A trip to the Los Angeles area for a blues fan is not complete without hitting some of the clubs. While there, me and my running buddies, some members of the Amigos Blues Social Club, took the opportunity to check out the new site for Babe Ricky's Inn in Leimert Park.
Bobby Phillips was the vocalist this evening, performing some good old soul and blues tunes backed up by a superb group of local blues guys. The next club, Pure Pleasure, was right out of the Chitlin' Circuit and since there was a big birthday party, the place was jammed at midnight with lots of fried chicken and all the side dishes, everything included for the admission of five dollars! We knew practically the whole band from various visits they have made to the Bay Area. We were disappointed that we had just missed hearing Vernon Garrett, "Mr. Crossroads."
(photo of Kim Wilson with Bob Margolin at background at right by Dorothy Hill.)
Bobby Warren, a deep blues vocalist extraordinaire, gave us satisfaction with his smooth style and great stage presence. He is also a fine guitarist and has been playing in the small clubs for many years with occasional festival appearances. The vocalist billed as Queen Isabella Folks was in the audience and graced us with several tunes. She is a crowd pleaser with her tunes such as "I Am Not a Size 6" and "Wake Up Daddy."
The Big Time Blues Festival is a one-day event held at Gemmrig Park in Long Beach the third week of each July. The setting is excellent for a festival with large shade trees spread throughout the spacious grassy park and it is a relaxed family-oriented event with many children in the audience. Producers are Bernie Pearl, a musician, and Betty Miller of the Big Joe Turner Foundation.
(photo of Kirk "Eli" Fletcher at the Big Time Blues Festival below by Dorothy Hill.)
On Sunday morning at the festival, we joined our Southern California contingent of blues enthusiasts at the festival site who had reserved space for all their friends and some good Southern-style homecooking to be shared by all. The Hangan Brothers got the festivities started with their country-style of blues featuring Arkansas-born bluesman Clabe Hangan on vocals and guitar. His version of the Little Richard tune, "Direct From My Heart To You" was outstanding. Sonny Rhodes, recipient of the 2001 Monterey Bay Blues Artist of the Year award, put on a non-stop blues show with his gritty Texas-Oakland vocal style and tremendous guitar skills. But, best of all was when he sat down with the lap steel guitar, especially on "Shame On You." Accompanying Rhodes was the wonderful tenor saxophonist, Hollis Gilmore, and master keyboardist, Leon Blue. Rhodes finished his set with the Johnny Clyde Copeland tune "Life's A Rainbow, in an emotional outpouring performance.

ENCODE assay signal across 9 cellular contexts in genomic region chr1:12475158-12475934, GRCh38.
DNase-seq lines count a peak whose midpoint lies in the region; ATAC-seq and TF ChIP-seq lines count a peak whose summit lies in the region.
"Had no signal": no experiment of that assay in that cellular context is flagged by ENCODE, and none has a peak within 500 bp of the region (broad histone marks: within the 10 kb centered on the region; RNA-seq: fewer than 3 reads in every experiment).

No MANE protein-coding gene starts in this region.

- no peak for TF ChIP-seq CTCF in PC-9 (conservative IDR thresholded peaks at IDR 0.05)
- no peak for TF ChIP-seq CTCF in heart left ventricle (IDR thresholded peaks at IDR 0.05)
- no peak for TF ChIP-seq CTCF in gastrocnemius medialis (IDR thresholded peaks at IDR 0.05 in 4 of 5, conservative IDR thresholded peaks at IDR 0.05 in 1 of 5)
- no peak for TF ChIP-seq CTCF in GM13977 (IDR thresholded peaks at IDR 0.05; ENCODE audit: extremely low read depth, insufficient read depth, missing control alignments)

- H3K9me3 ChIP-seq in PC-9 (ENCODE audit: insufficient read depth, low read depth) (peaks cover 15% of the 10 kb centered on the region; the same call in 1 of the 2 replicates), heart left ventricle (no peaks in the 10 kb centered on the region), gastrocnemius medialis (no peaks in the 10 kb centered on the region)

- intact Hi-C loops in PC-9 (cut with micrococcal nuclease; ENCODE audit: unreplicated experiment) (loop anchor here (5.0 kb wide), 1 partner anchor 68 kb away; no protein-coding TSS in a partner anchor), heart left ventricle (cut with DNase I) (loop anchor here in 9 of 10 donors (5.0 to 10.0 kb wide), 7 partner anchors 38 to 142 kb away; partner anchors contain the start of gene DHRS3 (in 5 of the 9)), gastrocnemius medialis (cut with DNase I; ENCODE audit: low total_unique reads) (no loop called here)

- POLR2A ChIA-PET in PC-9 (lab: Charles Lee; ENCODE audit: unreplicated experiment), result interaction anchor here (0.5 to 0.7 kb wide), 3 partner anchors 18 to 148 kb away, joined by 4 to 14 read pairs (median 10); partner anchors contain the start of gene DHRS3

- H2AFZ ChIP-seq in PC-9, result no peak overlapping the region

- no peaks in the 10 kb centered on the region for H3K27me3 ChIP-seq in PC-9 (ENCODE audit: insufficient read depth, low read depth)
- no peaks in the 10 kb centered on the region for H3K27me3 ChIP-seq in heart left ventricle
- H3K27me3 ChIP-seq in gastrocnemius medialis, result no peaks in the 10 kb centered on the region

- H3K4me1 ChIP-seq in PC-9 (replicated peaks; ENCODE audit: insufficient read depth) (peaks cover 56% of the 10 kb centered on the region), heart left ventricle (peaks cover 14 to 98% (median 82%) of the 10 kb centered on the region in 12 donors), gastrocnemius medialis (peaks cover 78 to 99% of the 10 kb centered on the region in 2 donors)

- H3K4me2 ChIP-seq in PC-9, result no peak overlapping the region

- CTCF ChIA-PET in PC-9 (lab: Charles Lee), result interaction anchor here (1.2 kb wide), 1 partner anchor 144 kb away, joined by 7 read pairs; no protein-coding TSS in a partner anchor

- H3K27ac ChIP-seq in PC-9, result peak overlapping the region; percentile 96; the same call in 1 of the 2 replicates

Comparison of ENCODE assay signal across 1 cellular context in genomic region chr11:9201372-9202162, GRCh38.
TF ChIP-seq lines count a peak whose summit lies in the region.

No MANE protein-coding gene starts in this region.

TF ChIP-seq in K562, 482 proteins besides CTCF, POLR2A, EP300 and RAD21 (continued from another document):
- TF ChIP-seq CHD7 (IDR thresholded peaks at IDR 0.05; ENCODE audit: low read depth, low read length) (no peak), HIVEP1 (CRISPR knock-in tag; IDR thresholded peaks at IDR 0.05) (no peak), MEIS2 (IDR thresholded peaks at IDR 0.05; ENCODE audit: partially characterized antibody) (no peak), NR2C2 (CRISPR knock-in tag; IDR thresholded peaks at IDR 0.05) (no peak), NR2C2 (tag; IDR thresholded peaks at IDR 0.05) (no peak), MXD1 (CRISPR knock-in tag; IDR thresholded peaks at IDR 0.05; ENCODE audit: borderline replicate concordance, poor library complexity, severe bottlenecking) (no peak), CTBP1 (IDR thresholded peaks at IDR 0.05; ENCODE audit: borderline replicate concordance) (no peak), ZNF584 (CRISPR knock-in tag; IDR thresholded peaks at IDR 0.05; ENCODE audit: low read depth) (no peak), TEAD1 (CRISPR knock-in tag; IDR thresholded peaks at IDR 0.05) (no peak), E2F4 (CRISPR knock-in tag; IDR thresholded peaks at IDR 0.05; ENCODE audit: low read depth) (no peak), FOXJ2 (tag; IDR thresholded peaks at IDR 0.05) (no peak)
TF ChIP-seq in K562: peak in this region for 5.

Steady Rollin, Bob Margolin, known for his many years with the Muddy Waters Band, delighted the audience with his Chicago-style blues. His rough vocals and explosive guitar were especially effective on the slow blues tune, "Screamin, and Crying."
Joining Margolin was the dapper Hubert Sumlin (photo by Dorothy Hill at left) who played with the legendary Howlin' Wolf for many years. Sumlin's historical influence on contemporary blues stars is significant even though he has never gained wide recognition. Sumlin was in rare form this day with his charming manner, vibrant guitar style and downhome blues vocalizing. Sumlin's set included the tunes "Little Red Rooster" and "Sittin' On Top of the World," on which he exhibited his personal style of tone and intensity. Sumlin epitomizes "gentleman blues" with grace and polish.
Arthur Adams, demonstrated his rapid-fire guitar style and soul-steeped blues vocals crowd-walking to the delight of the audience. Adams has an electrifying stage presence with his intensely fierce facial expressions. Adams was definitely a captivating performer this day. Kim Wilson, harpist and vocalist, fronted the Fabulous Thunderbirds for many years and represented a contemporary style. Kirk "Eli" Fletcher accompanied Wilson on guitar. Fletcher is one of the best new young guitarists on the scene today and is destined to become a major blues star his technique is fresh yet immersed with a blues consciousness rare in someone so young. Wilson's muscular style of harp playing is phenomenal and he seemed to never take a breath, quite a tour of powerful hard-hitting blues. A barnstorming jam session concluded the show with Sonny Rhodes in his undershirt on lap steel guitar joining Wilson, Margolin, Sumlin and Leon Blue on keyboards. The mellow audience was screaming for more.
by Dorothy Hill
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